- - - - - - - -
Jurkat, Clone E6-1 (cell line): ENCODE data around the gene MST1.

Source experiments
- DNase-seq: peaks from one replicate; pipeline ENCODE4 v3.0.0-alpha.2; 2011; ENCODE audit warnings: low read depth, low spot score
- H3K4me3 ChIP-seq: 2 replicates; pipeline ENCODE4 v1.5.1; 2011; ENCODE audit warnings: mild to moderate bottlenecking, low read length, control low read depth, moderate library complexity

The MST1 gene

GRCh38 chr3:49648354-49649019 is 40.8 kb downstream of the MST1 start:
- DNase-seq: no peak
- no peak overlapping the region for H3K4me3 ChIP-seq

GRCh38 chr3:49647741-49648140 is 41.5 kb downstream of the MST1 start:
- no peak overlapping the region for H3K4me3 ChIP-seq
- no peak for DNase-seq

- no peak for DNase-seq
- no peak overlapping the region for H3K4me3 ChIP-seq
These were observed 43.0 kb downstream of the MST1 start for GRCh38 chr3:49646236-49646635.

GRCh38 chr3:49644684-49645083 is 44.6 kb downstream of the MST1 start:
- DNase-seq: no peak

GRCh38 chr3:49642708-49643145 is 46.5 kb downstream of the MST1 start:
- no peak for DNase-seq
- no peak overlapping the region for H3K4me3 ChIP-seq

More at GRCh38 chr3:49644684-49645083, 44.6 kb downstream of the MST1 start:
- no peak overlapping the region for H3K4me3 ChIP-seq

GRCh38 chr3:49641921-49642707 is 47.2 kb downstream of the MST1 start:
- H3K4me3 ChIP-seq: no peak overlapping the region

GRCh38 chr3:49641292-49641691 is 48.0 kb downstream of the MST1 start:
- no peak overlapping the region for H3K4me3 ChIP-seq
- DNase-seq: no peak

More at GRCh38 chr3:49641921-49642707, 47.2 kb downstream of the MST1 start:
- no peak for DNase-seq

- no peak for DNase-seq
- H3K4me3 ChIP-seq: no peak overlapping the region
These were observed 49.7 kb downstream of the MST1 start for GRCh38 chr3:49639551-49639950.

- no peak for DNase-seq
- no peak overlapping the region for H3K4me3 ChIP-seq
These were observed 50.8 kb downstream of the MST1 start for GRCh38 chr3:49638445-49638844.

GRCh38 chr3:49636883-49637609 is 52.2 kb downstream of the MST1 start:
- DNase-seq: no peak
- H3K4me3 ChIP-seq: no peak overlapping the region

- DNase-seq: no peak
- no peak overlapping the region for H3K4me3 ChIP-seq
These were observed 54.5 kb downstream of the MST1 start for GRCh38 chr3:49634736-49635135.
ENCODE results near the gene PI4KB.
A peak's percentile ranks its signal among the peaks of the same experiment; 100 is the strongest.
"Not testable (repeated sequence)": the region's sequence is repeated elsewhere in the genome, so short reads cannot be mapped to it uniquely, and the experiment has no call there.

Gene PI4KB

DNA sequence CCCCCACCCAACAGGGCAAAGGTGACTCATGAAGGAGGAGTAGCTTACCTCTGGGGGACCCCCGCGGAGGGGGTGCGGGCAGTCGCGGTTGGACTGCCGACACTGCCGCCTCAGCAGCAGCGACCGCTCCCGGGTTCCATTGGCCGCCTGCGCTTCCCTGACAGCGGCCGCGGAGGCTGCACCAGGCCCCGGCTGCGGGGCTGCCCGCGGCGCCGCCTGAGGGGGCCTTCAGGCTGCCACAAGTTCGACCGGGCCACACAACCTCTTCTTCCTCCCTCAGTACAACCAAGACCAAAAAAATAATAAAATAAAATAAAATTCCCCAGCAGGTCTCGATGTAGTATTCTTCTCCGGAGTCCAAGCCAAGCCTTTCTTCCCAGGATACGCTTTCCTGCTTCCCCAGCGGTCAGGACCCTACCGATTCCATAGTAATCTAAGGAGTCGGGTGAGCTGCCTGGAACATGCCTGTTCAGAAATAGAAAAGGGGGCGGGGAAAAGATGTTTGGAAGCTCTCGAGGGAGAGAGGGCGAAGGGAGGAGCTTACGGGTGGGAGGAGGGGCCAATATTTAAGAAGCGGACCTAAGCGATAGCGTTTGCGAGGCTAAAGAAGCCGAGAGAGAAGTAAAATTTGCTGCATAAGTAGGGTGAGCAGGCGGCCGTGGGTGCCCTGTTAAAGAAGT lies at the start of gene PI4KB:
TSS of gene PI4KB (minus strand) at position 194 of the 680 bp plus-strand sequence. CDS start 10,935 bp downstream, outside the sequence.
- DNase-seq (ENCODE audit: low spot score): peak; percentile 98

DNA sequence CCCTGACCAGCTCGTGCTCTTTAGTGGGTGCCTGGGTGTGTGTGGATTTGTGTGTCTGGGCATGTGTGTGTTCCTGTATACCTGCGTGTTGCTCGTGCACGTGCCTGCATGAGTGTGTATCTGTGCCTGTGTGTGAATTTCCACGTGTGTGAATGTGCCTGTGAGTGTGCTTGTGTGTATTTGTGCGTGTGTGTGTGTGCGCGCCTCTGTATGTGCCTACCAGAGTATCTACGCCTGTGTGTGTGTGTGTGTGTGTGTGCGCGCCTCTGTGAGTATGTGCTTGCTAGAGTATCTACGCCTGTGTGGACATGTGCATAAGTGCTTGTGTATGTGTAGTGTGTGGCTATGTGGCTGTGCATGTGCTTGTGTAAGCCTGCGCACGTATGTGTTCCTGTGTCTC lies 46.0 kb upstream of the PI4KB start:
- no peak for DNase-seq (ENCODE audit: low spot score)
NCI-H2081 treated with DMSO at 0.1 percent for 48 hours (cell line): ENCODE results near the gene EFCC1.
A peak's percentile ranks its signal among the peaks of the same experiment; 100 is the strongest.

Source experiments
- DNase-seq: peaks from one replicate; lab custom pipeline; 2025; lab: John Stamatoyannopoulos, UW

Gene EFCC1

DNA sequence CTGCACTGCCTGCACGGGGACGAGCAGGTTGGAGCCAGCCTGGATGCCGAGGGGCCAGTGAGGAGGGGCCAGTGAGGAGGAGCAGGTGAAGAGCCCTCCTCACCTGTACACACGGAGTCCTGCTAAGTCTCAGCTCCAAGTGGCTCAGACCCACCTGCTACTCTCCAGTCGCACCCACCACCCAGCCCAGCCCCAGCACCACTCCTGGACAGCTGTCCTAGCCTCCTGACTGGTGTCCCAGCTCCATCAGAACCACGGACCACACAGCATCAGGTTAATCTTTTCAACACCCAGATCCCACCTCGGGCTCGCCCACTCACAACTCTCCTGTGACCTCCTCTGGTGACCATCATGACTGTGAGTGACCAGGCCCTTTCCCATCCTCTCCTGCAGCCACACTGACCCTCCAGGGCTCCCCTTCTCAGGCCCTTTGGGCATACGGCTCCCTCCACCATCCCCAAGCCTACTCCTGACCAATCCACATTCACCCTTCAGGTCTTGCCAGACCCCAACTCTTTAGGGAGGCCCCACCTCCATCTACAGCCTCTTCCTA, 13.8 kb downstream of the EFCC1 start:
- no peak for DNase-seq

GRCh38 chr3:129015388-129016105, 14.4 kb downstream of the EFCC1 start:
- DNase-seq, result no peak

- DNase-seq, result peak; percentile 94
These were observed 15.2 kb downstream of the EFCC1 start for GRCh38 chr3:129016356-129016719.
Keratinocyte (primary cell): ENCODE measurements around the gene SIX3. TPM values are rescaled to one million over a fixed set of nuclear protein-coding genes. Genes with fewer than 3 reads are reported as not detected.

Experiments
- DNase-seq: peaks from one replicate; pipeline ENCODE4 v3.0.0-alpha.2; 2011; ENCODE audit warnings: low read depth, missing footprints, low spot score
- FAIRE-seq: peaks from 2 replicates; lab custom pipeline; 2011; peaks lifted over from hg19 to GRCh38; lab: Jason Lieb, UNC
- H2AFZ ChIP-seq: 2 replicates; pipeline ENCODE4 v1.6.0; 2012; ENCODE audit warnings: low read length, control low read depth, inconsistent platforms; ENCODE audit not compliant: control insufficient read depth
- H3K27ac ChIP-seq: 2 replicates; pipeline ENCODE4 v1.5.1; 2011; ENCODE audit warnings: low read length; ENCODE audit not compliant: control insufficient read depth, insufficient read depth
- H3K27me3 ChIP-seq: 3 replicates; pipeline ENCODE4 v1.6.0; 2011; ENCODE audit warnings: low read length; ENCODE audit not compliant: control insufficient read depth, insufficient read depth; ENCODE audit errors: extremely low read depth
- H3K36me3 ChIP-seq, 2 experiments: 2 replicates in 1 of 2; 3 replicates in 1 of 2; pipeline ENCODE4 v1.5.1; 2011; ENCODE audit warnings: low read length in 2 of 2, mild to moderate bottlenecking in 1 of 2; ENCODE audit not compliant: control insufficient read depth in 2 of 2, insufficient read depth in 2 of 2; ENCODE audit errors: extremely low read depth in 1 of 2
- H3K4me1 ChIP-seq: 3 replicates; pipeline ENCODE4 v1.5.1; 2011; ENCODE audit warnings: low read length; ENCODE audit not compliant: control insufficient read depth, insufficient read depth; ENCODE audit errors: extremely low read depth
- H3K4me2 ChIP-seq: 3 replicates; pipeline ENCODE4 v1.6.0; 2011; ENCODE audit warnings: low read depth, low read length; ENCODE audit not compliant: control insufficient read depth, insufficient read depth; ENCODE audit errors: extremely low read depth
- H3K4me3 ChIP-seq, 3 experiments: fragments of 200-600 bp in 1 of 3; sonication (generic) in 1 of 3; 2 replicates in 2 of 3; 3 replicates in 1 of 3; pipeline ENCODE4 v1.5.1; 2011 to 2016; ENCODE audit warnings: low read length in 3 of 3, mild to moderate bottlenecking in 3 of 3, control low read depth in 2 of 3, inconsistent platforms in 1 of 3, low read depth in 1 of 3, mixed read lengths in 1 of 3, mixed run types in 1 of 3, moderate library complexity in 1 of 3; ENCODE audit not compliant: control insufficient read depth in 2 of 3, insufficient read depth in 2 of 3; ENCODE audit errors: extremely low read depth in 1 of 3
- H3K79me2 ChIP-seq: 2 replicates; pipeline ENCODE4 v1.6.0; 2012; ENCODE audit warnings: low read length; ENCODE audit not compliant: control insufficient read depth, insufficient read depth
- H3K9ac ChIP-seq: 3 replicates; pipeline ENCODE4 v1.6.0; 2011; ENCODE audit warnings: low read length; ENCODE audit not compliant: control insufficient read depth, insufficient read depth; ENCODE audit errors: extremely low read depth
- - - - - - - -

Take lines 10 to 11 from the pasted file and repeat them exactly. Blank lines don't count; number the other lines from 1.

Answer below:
- no peak overlapping the region for H3K4me3 ChIP-seq
- no peak for DNase-seq